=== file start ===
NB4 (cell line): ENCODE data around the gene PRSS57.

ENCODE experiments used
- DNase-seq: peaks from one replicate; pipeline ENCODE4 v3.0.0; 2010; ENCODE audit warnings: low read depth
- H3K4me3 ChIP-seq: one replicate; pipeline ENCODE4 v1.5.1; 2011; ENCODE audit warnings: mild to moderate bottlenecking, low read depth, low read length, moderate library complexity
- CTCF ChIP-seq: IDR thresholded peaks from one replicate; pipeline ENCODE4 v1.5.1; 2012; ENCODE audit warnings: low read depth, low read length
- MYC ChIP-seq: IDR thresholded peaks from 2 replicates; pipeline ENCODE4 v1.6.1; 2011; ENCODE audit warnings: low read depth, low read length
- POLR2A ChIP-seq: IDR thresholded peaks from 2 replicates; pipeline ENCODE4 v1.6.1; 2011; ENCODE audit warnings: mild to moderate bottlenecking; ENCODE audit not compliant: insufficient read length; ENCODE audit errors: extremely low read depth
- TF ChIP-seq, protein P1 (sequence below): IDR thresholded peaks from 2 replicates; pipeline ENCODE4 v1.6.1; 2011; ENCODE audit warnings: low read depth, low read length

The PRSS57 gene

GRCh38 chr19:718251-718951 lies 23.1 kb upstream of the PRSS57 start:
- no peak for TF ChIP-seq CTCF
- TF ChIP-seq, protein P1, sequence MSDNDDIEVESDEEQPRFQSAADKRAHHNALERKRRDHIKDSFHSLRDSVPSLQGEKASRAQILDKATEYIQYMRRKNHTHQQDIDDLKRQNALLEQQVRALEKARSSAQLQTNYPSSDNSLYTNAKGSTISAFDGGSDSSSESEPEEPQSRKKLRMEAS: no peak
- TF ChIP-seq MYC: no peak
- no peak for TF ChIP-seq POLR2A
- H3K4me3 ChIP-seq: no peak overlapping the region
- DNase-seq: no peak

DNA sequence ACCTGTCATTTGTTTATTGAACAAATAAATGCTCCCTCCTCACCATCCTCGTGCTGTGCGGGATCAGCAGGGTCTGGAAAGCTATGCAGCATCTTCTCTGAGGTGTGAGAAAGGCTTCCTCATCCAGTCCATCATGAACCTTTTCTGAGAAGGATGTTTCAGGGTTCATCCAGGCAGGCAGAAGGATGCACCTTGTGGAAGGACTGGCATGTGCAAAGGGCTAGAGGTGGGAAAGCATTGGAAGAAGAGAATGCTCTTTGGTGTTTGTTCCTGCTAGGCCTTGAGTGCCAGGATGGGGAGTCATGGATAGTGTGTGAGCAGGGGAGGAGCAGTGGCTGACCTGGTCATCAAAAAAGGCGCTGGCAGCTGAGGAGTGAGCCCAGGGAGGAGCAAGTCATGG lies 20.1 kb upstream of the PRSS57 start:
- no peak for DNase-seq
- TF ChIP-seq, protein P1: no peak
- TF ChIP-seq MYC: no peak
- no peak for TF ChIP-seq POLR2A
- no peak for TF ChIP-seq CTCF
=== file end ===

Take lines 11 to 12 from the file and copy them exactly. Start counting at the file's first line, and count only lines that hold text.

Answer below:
- no peak for TF ChIP-seq CTCF
- TF ChIP-seq, protein P1, sequence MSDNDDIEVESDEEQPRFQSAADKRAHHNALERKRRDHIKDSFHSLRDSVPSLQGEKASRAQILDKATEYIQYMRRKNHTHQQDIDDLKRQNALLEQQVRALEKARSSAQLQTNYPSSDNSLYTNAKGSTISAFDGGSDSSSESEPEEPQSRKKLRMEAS: no peak